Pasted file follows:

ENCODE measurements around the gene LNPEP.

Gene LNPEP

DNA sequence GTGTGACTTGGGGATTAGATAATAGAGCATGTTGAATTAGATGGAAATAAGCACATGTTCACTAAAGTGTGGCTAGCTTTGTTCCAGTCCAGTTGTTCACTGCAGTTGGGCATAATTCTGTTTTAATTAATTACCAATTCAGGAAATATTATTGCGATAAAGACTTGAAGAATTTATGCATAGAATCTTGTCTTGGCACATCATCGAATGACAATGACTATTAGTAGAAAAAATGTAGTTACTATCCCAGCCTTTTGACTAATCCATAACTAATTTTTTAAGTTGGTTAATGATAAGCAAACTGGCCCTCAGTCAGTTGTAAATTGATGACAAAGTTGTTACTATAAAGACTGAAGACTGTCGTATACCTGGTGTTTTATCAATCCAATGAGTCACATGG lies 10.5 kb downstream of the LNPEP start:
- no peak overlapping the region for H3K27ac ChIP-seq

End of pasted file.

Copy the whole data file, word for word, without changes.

ENCODE measurements around the gene LNPEP.

Gene LNPEP

DNA sequence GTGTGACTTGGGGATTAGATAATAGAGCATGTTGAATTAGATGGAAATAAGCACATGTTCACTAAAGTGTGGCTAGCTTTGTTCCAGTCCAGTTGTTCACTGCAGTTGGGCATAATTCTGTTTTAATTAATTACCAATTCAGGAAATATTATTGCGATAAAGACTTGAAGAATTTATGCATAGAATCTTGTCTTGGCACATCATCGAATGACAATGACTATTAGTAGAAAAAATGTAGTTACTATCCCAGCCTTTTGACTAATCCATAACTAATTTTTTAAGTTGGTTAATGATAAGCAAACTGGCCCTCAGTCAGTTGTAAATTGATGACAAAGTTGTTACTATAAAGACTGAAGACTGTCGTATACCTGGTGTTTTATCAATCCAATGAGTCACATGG lies 10.5 kb downstream of the LNPEP start:
- no peak overlapping the region for H3K27ac ChIP-seq